To protect the public, the state largely relies on private inspectors like Hoggard, who performed about a fifth of the amusement ride permit inspections in Colorado from 2009 through 2016. Hoggard didn't inspect ride at Glenwood Caverns Adventure Park, state records show.
The state maintains a list of 47 people authorized to conduct annual inspections at the 171 facilities licensed for amusement rides in Colorado.
In 2016, D. Scott Narreau, then a program manager at Colorado’s Division of Oil and Public Safety, determined that Hoggard violated state regulations when he inspected rides for the Washington County Fair before they were operable. He fined Hoggard $2,000 and suspended him from the state’s inspection list for one year.
Hoggard filed a lawsuit in Denver District Court against Narreau, now a supervisor at the state agency, claiming that he was being singled out for something that regularly occurs. He said in court documents that it’s not unusual in Colorado for rides to be inspected before they are “completely assembled to the point of running.” He said an employee of the Division of Oil and Public Safety had allowed Hoggard to take that approach on as many as 10 other occasions.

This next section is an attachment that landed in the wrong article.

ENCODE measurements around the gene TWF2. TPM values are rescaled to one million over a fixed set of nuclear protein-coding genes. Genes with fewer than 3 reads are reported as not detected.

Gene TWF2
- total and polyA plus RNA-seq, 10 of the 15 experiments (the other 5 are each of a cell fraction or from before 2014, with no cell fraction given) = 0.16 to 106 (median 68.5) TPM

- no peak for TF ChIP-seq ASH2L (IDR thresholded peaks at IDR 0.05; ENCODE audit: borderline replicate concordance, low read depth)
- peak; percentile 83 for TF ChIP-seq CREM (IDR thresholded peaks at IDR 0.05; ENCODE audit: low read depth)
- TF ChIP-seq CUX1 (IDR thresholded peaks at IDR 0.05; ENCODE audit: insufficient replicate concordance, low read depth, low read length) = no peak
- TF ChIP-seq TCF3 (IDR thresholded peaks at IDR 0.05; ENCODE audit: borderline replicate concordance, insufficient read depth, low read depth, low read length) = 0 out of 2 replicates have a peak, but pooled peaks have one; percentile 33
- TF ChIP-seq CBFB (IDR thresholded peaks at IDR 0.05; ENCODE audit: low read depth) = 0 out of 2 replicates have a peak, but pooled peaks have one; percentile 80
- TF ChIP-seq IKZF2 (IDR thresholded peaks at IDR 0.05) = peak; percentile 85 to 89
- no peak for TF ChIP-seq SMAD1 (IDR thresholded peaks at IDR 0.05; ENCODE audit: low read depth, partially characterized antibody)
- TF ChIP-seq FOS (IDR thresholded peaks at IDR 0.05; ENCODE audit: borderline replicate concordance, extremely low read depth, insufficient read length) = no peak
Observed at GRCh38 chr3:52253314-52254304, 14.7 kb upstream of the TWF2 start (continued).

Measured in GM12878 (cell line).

Hoggard also claimed in court documents that the state doesn’t always rigorously enforce the annual inspection requirement for amusement park rides.
“In 2016, I had 35 clients for whom I did inspections,” Hoggard claimed in his court filing. “I am personally aware that several clients have been given inspection deferments and been allowed to operate for as long as six months without an inspection when an inspector was not available.”